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Nothing Will Change Until You Decide To Change It

Meagan Brody is a Relationship and Communications Coach who helps her clients connect better within their own relationships and helps those looking for a relationship find the right partner. Although she studied Psychology, for ten years she worked in fashion pursuing the creative side of marketing.

 
Executive Contributor Meagan Brody

No one is coming to save you. Do you want something to happen for yourself? You are the only one in control of that change. It seems daunting, knowing that you are the only one making decisions for yourself and you want to make sure that you are making the right choices.


Man plays board game building from wooden blocks

As you may have heard, not taking a risk is the biggest risk of all. When you pass up opportunities to stay in your “safe zone” then you are prohibiting yourself from growing. If you want to make a difference in your life, the only way to change is to grow. Growth sometimes feels scary because it can feel like a bus that you are driving to an unknown destination. How do you make changes for yourself when you are unsure where those changes will lead? Sometimes, an unexpected outcome becomes the desired outcome, and that’s all part of the growing process.


If you want to make a change in your life, but you don’t know where to start, here are some questions to ask yourself. This will help you map out exactly where you are and where you want to go.


1. What is it that you want to change?

Look at what is serving you and what is not serving you in your life. Where do the changes need to happen based on what is working for you and what no longer works for you? Make a list of the things you like in your life and the things you want to make changes to.


2. Where are you now versus where do you want to be?

Ask yourself what the end goal is. Maybe you don’t have a specific end goal, but rather you want to be happier with yourself or not care about what people think of you. It isn’t necessarily going to be obvious like “I feel out of shape, so the end goal is to lose 10 pounds”.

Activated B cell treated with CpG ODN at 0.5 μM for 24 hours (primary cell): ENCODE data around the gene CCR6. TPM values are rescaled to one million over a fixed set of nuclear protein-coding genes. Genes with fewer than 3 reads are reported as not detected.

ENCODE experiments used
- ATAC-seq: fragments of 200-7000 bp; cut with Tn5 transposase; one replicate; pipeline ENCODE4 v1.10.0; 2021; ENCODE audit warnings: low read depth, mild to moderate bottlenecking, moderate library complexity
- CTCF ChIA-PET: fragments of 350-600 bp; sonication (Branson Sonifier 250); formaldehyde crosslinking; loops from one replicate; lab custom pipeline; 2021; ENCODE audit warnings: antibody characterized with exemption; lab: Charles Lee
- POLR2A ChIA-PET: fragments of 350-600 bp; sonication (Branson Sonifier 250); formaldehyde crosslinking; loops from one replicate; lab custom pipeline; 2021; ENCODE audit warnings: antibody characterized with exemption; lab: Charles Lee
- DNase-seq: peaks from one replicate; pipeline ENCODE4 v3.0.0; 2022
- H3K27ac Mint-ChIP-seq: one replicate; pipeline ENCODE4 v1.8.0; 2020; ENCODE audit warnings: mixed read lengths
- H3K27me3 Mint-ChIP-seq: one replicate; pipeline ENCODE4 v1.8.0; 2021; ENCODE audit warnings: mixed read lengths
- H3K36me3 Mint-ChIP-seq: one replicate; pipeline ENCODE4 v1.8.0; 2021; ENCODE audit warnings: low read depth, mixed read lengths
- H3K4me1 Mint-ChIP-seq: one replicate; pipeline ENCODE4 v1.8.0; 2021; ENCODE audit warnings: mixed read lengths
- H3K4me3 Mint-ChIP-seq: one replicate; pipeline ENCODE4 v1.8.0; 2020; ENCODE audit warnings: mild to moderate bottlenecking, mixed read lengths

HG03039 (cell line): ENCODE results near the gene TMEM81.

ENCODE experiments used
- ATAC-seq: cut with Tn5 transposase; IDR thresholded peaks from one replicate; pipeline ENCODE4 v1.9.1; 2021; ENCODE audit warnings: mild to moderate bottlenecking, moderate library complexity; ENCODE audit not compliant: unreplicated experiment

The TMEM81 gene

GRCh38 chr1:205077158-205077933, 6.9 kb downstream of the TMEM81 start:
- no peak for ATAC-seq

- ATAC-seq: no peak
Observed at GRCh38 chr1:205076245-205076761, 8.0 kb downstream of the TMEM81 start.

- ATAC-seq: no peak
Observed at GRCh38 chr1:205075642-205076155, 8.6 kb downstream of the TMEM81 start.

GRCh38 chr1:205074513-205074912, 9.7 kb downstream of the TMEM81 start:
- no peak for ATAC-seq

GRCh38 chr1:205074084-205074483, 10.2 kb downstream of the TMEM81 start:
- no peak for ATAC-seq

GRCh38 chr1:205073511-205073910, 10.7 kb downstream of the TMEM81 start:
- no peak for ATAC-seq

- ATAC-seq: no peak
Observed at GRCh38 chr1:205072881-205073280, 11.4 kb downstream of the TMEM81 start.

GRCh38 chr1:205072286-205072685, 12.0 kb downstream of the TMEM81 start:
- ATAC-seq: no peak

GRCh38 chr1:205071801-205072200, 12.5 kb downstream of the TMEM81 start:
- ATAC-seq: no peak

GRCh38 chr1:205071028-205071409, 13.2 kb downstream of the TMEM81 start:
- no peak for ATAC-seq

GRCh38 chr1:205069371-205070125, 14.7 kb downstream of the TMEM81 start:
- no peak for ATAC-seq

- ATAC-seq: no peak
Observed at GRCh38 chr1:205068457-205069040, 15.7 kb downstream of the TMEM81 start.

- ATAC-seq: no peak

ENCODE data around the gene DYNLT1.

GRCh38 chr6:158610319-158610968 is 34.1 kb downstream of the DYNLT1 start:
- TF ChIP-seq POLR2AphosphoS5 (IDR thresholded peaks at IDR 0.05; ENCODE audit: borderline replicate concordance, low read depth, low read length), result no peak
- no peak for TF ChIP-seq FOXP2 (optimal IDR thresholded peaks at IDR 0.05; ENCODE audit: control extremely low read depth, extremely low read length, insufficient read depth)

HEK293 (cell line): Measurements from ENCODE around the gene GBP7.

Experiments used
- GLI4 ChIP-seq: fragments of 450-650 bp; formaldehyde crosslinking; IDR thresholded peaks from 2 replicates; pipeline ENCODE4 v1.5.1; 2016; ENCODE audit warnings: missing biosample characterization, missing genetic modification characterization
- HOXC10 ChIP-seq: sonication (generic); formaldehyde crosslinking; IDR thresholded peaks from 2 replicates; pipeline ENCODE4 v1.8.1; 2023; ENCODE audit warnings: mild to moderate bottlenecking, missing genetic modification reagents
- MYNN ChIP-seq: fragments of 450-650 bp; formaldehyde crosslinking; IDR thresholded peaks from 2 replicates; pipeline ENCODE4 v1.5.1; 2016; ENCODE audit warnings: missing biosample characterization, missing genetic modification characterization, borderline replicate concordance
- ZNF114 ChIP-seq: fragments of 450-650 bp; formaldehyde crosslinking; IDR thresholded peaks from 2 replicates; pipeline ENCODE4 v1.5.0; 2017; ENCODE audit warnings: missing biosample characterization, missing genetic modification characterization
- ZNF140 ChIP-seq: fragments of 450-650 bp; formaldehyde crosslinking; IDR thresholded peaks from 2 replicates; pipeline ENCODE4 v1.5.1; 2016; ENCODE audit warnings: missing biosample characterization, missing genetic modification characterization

3. What is the gap between where you are now and your end goal?

What are the things stopping you from accomplishing this goal? Do you sleep in too late to be able to apply for that new job? Do you sit on the couch instead of going to the gym? What is the space between you and your goal?


4. What changes can you make to get from where you are now to your end goal?

Now look at the steps you can take to get to this desired outcome. Your goal may be completing more hikes, and you won’t be fulfilled until you climb Mount Everest. Your first step to change your patterns could be adding that hike to your hiking list this year.


5. How much can you break down those steps in the “gap” to see what you can do daily to make that change?

If you stick with the Mount Everest example, you want to now break it down into pieces. What steps do you need to take to get to Mount Everest? Look into flights, check out hotels, see what the expenses will be and even dig deeper, break down how you will get those expenses in order. Then you will break it down so much that you have 30 tiny pieces (or steps) of your plan that you can focus on each day or each week. Look into expenses this week and form a plan to fund this trip. Next week start looking at flights and the time of year to best travel there. This will give you a manageable goal rather than overwhelming yourself with a mountain of ideas (no pun intended).


 

Meagan Brody, Relationship and Communications Coach

Meagan Brody is a Relationship and Communications Coach who helps her clients connect better within their own relationships and helps those looking for a relationship find the right partner. Although she studied Psychology, for ten years she worked in fashion pursuing the creative side of marketing. As she has transitioned into Life Coaching, she has realized that her creative abilities have helped her clients in reaching their full potential; whether that be in their relationships, personal growth or confidence in the real world. Meagan is NLP Certified (Neuro-Linguistics Programming) and has used these techniques to help her clients with various mindset goals.

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